The Process: From My Studio To Your Table- the Making of Your Pot
The Clay: In days of yore in Japan, the traditional potter would mix clay from the earth and bury it in the ground for a whole generation for his grandchild to use when he became a potter. Here on Miami Beach, I go online and order a few hundred pounds of premixed clay and UPS delivers it in two days.
Making your pot: I prepare the clay by kneading it like I was making bread. I form it into a ball and then I throw that ball of clay onto the wheel head (hence the name “throwing clay”). While the wheel is spinning, the clay is centered (I push on it real hard until it looks like it is not moving from side to side), I make a hole in the center of the clay with my finger, put some more fingers in and make the hole bigger. This is called "Opening." Then, I push the fingers of my left hand, which are on the inside of the opening, against the fingers of my right hand which are on the outside of the clay. By pushing my fingers toward one another with a wall of clay in the middle separating them, the clay has nowhere to go but up. And so it does. This is called "Pulling." It now resembles something more like a pot. I shape the outside of the pot by pushing the pot from the outside, inside and top. Then I let it dry enough to turn over and I trim off all the clay on the bottom that would not be there if I was a better potter.
1st Firing(Bisque): When the pot is all dry but still brittle, I put it in an electric kiln (a big oven that eats electricity like a football player eats chicken tenders at Golden Corral). I put in all the other pots and turn on the computer controls and the kiln cranks up to 1,950 degrees Fahrenheit overnight. Then I let it cool down for a day. When it comes out it, is hard and about 15% smaller. The pot is ready to be glazed.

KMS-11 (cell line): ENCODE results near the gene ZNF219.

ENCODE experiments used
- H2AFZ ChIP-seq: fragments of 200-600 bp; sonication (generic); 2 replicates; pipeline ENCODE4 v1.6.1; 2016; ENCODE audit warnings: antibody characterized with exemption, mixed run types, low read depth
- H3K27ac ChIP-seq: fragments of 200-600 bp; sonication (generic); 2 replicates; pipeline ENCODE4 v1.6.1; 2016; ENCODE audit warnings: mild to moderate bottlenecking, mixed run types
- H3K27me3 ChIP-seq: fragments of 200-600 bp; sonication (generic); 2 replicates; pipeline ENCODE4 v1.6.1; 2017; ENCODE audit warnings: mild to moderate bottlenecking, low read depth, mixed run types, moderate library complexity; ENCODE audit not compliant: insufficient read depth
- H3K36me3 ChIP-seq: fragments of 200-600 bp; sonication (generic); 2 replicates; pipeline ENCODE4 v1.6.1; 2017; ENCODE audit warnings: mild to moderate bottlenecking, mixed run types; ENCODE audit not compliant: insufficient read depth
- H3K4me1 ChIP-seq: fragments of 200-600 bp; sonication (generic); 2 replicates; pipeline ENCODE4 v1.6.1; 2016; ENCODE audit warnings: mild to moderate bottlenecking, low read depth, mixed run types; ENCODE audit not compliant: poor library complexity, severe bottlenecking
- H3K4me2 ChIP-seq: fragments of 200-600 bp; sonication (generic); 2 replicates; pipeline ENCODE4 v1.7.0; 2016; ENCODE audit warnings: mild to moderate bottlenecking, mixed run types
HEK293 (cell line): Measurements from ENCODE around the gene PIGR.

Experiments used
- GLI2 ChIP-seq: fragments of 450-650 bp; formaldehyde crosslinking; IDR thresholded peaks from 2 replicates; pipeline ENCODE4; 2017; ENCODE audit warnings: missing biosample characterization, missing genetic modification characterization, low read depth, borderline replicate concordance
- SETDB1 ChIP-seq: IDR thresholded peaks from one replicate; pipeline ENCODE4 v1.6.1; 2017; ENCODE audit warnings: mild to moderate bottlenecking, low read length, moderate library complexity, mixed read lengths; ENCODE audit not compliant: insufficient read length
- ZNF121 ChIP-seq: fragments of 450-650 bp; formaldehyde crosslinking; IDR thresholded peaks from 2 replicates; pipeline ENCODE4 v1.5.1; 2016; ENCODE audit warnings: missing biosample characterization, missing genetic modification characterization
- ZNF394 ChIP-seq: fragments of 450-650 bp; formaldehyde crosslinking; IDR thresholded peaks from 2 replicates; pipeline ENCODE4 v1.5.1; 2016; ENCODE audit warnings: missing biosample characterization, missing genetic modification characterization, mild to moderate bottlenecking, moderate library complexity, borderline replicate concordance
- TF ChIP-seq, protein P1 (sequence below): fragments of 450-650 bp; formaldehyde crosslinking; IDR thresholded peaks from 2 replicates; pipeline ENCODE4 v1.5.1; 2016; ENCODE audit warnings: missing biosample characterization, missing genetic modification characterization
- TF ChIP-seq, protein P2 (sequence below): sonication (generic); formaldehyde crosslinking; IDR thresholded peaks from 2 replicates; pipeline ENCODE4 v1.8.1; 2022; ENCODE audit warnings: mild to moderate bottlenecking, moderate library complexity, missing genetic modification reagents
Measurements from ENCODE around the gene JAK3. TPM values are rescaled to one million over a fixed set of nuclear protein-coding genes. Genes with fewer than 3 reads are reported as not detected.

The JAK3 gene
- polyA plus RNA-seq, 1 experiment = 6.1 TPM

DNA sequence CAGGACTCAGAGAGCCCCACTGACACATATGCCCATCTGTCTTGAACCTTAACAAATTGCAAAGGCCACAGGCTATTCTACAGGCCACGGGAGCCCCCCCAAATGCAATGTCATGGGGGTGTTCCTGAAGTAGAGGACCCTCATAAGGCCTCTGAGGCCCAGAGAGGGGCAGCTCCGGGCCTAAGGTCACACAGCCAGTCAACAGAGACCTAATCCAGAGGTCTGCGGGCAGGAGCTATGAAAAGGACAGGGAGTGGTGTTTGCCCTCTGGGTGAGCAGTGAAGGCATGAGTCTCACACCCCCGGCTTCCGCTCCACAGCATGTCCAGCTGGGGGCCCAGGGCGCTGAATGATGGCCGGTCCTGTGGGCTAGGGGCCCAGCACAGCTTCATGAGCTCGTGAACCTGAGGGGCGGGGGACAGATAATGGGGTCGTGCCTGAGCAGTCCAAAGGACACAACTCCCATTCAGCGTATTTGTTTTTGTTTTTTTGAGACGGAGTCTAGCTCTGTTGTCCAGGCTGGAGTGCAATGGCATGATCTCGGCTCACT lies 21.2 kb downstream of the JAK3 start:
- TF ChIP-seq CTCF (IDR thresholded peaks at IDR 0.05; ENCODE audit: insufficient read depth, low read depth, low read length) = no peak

Glazing: Now the pot is ready for a nice shiny glaze. The glaze is like a really complicated cake recipe, except that the flour, sugar and eggs are replaced with silica, oxide colorants and some other dangerous stuff you haven't heard of since high school chemistry class. I mix my unique glaze myself based on recipes copied from great potters I have met or casually read about. The pot gets dipped in one or two different glazes and is then ready to be fired again.
2nd Firing (Glaze): Now the pot is put in the kiln again and overnight, the temperature slowly goes up to 2,200 degrees Fahrenheit. Inside the kiln, the pots are yellow-hot and those chemicals in the glaze interact with the clay. They fuse together into a glass-like shield that protects the pot, making it non-porous and food safe (even from that chili you thought could eat through anything). The glaze is supposed to make your pot look good too.
Finding a Home: After this ever so interesting, incomprehensible and time consuming process is completed, I bring you this nice little pot to enjoy. So enjoy!